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Published 19 July 2012 05:01, Updated 19 July 2012 12:17
Baby boom: Monique Filer, left, and Dannielle Michaels’ products are gaining a cult-like following Photo: Arsineh Houspian
The buzzword “mumpreneur” makes the owners of baby product business b.box, Dannielle Michaels and Monique Filer, uncomfortable. Not because they’re against mothers starting new businesses – to the contrary, the more women in business the better, they say. However, the term does convey a level of transience that the pair dislike.
“After we started the business, people would comment: ‘Oh, that’s nice, but when are you going back to work?’,” Michaels says. “We would get really frustrated and say, ‘No, this is our work now. We’re not going back’.”
Filer and Michaels, who had respective successful careers in finance and marketing, had been friends for years when they decided to combine their skills and go into business together. But the fact they were new mothers made people question their motives for starting the business. Was it a serious business venture or just a quick way of making some cash on the side?
“It took two years of hard work and research before the business was up and running, so we wanted people to take it seriously,” Michaels says.
While the pair had always wanted to go into business together, the idea for it came about in 2007 when Michaels travelled with her then three-week-old baby.
“Have you tried to change a newborn’s nappy in an aeroplane toilet?” she asks.
“Mission impossible. I thought there has to be an easier way of doing this.”
They made a mock-up version of what they wanted to create – an all-in-one nappy wallet, with room for nappy wipes, nappies and a change mat – by cutting up a disposable nappy box.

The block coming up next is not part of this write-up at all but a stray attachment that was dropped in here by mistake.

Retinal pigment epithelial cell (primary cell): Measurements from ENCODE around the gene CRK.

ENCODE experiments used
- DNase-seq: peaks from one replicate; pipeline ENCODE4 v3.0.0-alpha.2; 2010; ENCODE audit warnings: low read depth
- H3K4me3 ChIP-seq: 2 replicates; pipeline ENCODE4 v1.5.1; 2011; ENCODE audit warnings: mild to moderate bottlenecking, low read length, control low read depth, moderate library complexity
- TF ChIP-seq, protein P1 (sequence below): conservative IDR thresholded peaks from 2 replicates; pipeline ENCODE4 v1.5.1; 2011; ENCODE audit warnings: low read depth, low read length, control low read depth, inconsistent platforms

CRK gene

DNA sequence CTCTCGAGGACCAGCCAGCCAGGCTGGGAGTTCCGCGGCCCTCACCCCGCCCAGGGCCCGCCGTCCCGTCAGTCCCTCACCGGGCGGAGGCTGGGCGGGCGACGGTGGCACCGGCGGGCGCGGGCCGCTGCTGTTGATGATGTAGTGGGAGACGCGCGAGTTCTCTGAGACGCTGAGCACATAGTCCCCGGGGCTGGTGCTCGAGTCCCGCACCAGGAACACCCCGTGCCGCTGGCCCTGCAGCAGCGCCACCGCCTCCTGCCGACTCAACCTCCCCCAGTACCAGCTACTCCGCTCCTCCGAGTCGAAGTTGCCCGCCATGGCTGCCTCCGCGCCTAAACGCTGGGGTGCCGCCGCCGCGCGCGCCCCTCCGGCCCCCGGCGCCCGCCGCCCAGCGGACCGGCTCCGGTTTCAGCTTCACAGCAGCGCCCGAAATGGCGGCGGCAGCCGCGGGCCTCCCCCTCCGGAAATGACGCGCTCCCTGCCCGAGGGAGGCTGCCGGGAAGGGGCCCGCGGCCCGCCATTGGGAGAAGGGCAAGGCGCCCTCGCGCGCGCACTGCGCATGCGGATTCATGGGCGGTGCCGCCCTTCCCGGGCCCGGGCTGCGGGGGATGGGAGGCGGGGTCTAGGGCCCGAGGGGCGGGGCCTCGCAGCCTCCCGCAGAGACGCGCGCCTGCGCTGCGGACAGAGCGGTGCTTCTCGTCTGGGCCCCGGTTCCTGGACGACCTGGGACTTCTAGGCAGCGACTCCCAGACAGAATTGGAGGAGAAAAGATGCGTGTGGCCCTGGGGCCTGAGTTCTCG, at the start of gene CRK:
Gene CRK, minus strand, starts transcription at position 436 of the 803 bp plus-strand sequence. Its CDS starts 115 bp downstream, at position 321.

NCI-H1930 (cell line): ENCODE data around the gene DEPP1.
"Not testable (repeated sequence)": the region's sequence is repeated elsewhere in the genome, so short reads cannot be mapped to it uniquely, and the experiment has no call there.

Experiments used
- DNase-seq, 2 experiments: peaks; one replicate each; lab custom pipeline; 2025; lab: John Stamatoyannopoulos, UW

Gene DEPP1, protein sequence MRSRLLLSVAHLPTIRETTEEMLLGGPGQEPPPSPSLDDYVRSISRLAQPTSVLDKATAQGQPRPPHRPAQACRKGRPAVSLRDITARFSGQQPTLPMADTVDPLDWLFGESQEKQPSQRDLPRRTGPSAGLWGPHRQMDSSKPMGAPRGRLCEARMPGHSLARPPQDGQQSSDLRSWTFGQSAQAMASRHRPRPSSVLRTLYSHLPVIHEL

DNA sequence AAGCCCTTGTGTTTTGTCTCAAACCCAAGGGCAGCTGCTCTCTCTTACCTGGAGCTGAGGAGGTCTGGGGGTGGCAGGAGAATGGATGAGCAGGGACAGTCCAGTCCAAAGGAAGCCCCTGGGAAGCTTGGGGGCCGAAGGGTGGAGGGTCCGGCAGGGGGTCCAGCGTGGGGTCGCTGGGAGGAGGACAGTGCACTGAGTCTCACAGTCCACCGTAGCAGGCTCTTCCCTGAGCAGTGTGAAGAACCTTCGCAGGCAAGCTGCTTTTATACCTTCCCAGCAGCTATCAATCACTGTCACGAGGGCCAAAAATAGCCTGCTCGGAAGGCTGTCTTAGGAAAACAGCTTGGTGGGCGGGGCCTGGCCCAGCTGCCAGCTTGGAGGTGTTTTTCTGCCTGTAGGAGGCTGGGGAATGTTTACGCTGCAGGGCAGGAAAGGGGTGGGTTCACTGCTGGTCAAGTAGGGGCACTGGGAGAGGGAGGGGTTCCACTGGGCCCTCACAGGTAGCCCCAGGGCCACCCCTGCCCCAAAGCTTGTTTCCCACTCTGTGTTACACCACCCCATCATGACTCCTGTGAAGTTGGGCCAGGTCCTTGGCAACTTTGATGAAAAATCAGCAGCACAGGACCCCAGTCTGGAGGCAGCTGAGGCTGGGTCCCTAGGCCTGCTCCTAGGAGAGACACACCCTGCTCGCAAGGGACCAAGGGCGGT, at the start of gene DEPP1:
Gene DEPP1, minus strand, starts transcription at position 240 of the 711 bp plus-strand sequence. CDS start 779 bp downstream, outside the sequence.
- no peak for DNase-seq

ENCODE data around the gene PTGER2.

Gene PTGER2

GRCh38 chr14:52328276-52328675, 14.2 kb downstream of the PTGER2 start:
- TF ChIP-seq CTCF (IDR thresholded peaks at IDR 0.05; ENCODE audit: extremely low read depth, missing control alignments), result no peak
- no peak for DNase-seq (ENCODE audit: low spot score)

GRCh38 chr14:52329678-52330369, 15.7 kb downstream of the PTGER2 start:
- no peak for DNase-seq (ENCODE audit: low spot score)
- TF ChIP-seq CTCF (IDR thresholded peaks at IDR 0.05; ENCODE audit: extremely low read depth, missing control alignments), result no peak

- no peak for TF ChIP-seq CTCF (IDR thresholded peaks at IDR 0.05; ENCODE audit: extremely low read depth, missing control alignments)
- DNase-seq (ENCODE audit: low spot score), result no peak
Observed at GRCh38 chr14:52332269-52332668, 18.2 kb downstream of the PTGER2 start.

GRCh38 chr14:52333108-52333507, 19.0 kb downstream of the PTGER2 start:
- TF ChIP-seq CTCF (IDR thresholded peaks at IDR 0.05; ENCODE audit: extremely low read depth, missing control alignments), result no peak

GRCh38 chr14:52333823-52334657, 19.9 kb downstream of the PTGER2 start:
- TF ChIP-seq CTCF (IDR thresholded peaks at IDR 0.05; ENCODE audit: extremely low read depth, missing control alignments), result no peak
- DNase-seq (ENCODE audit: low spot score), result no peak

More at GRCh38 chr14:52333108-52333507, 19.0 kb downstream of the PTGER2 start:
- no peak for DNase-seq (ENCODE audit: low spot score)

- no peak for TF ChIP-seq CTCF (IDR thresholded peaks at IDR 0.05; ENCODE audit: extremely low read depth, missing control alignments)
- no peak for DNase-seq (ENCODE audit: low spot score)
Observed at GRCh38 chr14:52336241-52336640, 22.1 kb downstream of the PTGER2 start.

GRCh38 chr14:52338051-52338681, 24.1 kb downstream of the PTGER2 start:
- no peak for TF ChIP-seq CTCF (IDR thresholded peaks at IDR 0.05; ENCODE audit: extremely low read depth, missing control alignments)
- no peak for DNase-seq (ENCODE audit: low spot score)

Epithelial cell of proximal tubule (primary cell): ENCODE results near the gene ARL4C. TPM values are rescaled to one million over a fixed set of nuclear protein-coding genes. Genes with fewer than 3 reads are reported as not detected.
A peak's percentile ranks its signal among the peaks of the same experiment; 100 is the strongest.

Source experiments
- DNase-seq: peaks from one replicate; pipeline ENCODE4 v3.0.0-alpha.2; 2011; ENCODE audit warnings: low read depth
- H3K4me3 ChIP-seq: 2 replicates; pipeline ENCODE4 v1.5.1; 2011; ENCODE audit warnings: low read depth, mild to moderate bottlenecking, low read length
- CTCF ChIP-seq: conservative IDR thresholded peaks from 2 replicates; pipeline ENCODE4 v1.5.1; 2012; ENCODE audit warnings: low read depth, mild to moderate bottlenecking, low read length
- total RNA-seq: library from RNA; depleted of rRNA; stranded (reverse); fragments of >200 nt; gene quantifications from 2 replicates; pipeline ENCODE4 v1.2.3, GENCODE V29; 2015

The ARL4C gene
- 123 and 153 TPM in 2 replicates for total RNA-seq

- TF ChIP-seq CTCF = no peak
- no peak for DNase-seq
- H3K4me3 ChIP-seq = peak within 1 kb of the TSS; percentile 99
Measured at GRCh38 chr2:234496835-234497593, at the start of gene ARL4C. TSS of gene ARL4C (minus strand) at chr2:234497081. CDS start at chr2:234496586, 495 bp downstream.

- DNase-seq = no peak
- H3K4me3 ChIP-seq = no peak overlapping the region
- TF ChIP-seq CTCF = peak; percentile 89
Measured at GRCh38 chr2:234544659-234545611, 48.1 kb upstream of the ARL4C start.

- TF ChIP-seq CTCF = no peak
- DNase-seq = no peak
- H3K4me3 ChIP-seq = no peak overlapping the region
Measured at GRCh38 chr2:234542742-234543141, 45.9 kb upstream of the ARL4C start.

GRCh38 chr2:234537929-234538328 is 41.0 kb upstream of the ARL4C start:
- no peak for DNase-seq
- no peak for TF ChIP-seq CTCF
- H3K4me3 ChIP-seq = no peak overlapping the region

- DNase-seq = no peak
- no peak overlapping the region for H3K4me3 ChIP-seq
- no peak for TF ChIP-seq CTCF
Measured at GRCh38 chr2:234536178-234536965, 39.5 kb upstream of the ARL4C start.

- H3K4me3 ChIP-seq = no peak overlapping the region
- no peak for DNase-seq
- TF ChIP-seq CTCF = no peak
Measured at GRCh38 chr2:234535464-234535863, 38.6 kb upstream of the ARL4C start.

They then took the “prototype” to an industrial designer and invested $20,000 of their savings to have a version of the product made.
Filer and Michaels enlisted the support and expertise of their husbands – an accountant and lawyer, respectively – to do everything from stocking shelves to assisting with bookkeeping while they hosted focus groups with hundreds of mothers to ensure they were on the right track with their product.
By the time the business officially started in 2009, Filer and Michaels had sold more than 10 per cent of their first $50,000 consignment from a manufacturer in China.
B.box quickly developed a reputation for design-led, innovative products that solve small problems that mothers face every day. Most of the ideas for new products come from Michaels’ and Filer’s experience as mothers, or from friends and family.
For instance, b.box sells a non-drip toddler “sippy” cup with a weighted straw that ensures water continues to flow no matter the angle at which a child holds the cup.
It also received a $74,000 Commercialisation Australia proof of concept grant for its Essential Baby Bottle, which separates infant formula powder from water until the base is pushed, mixing them together. The idea for the bottle came from Michaels’ sister, who as a bottle-feeding mother had complained of the hassle of having to carry around separate formula and water (pre-mixed milk spoils quickly).
The company has developed a cult-like following among Australian mums and it has recently secured supplier arrangements with larger retailers, such as Baby Bunting. B.box products are stocked by more than 500 Australian retailers and internationally in more than 25 countries.
So far the business has grown organically – with no need for external funding – and it will use a similar strategy to move into other international markets, including the United States. The two-woman operation had turnover of more than $750,000 in 2011-12.
“The growth of the business and the following we have had from Australian mums has blown us away,” Filer says. “We achieved our five-year growth plan in six months and we have just continued to re-evaluate it as we go. The potential is just huge.”